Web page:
Solar Panels in Wales, using the Government Eco4 Grant Scheme.
The first Solar Cells were invented in the 1800’s, but they were not a useful source of energy only being 1% efficient. The first useful silicon panel was invented in 1954 with an efficiency of 6%.
For many years solar panels in Wales were only seen on expensive properties owned by the “reasonably well off”. However, over the past decade things have changed.
The main change is price. Since 2010 prices have dropped by 75%. A 2.6kw system would have set you back £13,000 then, but today you can get a 2.5kw system for less than £3,000. A 4kw system should cost less than £6,000.
How do Solar Panels work?
A solar panel system, aka a solar photovoltaic (PV) system changes sunlight into electricity. The electricity produced is “Direct Current (DC)” which enters an “inverter” where it changed to an “alternating current”, which can then be used to run appliances in your home.
The electricity can also be stored in a battery for use later, or if it is not used or stored it will be sent into the National Grid for somebody else to use.
You can be paid for the electricity that you send to the “grid”. The average payment to you is about 4p/kWh.
That same electricity that you generated, will be used by someone else down the line, and they will be charged about 28p/kWh on average.
This could be an argument for having a battery system installed – you would be 24p/kWh better off storing the electricity to use later. However, battery systems are not cheap, you are looking at about £2,000 for a 3 kilowatt hour battery.
What types of solar panels are there.
Basically, there are 3 types of solar panel – Monocrystalline, Polycrystalline and Thin Film.
Monocrystalline (Mono) solar panels – These are made of a single piece of Silicon. These are regarded as the most efficient type of solar panel. They are black in colour, and have the highest efficiency rates of 15% to 20%.
Because they are made from a single piece of silicon there is more waste from “cut offs” However, some of the waste is used to manufacture Polycrystalline (Poly) panels.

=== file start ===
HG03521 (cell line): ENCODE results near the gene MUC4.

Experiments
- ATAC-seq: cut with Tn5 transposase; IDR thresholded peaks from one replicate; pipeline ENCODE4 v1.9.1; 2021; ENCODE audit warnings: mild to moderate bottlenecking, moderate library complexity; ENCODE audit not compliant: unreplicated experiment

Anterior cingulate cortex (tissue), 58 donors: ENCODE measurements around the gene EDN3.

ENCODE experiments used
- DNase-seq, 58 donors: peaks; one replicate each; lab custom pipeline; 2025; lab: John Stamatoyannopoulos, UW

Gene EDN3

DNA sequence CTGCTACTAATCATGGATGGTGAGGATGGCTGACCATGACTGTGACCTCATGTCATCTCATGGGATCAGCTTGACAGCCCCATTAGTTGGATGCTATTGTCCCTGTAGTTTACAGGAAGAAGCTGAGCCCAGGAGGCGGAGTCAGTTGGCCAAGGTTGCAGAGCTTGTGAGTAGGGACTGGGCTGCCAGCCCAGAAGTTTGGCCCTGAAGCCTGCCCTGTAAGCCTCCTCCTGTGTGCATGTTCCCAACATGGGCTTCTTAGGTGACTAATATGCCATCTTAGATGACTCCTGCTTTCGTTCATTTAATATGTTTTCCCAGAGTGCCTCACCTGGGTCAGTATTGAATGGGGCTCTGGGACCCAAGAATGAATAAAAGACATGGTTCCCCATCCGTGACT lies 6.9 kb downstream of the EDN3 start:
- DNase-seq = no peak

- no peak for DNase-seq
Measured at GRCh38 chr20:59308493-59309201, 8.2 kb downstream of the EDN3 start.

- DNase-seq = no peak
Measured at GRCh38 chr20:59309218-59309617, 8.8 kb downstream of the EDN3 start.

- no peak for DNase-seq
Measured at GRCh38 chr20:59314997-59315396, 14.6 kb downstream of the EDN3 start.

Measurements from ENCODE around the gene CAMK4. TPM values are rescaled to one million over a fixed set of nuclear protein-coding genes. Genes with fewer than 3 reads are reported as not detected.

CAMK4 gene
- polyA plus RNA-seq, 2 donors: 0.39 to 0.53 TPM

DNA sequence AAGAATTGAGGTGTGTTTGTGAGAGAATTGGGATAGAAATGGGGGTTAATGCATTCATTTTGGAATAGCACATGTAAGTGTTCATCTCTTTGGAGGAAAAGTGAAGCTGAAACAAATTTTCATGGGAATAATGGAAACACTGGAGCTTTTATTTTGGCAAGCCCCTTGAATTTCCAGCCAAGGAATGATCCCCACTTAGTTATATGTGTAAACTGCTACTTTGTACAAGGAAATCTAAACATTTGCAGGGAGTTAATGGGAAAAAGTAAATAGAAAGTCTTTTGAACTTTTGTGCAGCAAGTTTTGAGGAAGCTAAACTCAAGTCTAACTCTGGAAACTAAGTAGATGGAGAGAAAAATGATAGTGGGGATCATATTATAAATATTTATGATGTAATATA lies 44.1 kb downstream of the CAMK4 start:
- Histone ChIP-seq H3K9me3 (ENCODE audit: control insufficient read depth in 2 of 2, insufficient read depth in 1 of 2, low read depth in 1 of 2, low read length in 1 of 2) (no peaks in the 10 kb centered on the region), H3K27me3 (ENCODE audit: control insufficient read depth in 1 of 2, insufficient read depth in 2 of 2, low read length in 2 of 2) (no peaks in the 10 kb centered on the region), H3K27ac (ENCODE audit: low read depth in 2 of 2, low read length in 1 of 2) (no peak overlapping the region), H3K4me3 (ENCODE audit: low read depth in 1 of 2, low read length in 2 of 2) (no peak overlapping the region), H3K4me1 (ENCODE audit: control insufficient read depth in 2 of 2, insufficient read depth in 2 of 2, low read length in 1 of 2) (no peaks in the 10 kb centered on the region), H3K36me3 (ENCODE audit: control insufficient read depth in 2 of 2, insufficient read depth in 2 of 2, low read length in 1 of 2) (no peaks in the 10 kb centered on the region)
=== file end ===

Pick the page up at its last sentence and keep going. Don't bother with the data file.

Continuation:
They are the most expensive solar panels used for domestic homes, excluding bespoke panels.
Polycrystalline solar panels – Poly solar panels are made by melting a number of pieces of silicon together. As a result of this they have a lower efficiency level then Mono solar panels at 13% to 16%.
They are normally blue in colour and cheaper than Mono panels to produce and buy. Because of the way that they are made they are a little less tolerant to temperature change and thus tend to have a very slightly shorter lifespan.
Thin Film Solar Panels are easier to produce, require less material and are the cheapest on the market.
They are the least efficient (4x less efficient than mono) and require the most space. They also have the shortest lifespan.
Because of their flexibility they can be used for bespoke applications.
Is there still a “Feed in Tariff”?
Well yes and no. New “feed in Tariffs” (FiT) ended in 2019. They started in 2010.
The FiT in 2010 was 41.3p/kWh. It was index linked and over a 25 year period.
Each year the FiT rate for new solar panel installations was reduced and the payment period was reduced to 20 years. With inflation rates being relatively low until this year (2022) the 2010 installations are receiving about 59p/kWh and with a further 13 years to run. 10% inflation this year would add just under 6p to the FiT.
Today you can get the Smart Export Guarantee (SEG) instead, but it is nowhere near as good as the FiT.
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